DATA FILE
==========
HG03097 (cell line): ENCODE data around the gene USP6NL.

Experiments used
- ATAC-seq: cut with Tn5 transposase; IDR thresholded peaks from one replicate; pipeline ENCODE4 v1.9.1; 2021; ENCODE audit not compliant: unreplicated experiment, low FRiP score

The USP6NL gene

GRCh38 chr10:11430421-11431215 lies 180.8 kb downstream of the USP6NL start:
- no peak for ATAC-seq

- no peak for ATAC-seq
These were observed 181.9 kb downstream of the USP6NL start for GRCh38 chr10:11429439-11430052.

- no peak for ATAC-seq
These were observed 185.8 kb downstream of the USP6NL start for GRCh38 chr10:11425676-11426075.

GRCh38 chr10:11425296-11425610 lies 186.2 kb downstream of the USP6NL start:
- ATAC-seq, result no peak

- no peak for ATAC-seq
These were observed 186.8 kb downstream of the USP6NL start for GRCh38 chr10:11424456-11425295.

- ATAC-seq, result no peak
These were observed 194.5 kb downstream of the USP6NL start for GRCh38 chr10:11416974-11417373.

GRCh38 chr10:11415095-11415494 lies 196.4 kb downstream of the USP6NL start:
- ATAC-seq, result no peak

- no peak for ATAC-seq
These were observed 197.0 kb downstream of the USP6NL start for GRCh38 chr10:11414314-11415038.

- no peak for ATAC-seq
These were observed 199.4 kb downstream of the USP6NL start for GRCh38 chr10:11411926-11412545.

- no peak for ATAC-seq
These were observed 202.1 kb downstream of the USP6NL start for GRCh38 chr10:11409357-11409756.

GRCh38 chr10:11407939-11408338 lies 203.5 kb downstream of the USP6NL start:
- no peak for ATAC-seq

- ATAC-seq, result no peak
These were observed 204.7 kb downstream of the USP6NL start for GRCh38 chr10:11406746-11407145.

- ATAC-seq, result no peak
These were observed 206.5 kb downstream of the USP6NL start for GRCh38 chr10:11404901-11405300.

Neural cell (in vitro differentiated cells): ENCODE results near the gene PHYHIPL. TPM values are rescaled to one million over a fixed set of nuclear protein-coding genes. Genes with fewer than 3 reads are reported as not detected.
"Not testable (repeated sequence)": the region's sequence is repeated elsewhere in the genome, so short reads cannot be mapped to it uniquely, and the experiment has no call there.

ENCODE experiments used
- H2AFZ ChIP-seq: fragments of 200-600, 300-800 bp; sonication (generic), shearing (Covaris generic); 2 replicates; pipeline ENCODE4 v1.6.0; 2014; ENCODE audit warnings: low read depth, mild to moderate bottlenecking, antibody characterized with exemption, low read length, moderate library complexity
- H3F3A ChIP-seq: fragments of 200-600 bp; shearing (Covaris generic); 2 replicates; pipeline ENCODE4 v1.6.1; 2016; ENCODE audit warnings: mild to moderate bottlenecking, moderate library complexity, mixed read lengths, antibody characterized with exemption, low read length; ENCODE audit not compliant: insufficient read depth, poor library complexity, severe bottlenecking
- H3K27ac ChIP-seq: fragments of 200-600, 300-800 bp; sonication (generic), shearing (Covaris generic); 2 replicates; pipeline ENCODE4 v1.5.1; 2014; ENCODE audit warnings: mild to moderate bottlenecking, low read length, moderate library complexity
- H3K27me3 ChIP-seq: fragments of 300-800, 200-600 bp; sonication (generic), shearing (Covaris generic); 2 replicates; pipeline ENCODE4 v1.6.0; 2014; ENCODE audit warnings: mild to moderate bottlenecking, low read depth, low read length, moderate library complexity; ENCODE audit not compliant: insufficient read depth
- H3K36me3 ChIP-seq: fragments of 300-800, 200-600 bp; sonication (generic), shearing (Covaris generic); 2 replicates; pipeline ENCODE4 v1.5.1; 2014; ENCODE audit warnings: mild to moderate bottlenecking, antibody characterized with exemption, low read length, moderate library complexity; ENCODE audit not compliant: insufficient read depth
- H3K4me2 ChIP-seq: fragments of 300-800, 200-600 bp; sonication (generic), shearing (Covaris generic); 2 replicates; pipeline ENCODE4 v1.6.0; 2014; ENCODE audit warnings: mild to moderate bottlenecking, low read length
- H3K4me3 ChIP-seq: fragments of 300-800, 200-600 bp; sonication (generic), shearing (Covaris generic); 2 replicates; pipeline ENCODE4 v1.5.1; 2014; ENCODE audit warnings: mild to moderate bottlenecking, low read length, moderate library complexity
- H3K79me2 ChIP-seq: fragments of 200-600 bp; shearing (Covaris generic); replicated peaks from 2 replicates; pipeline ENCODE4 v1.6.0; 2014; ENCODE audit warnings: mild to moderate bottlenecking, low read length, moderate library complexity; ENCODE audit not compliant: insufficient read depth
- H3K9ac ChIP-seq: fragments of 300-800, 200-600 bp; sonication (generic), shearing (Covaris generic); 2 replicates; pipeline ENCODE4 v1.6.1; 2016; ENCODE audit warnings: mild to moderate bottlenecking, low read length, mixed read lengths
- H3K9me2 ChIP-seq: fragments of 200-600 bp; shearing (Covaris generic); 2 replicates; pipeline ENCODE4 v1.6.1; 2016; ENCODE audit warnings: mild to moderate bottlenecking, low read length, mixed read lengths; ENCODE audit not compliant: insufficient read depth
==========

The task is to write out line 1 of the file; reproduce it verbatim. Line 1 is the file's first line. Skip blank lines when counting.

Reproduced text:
HG03097 (cell line): ENCODE data around the gene USP6NL.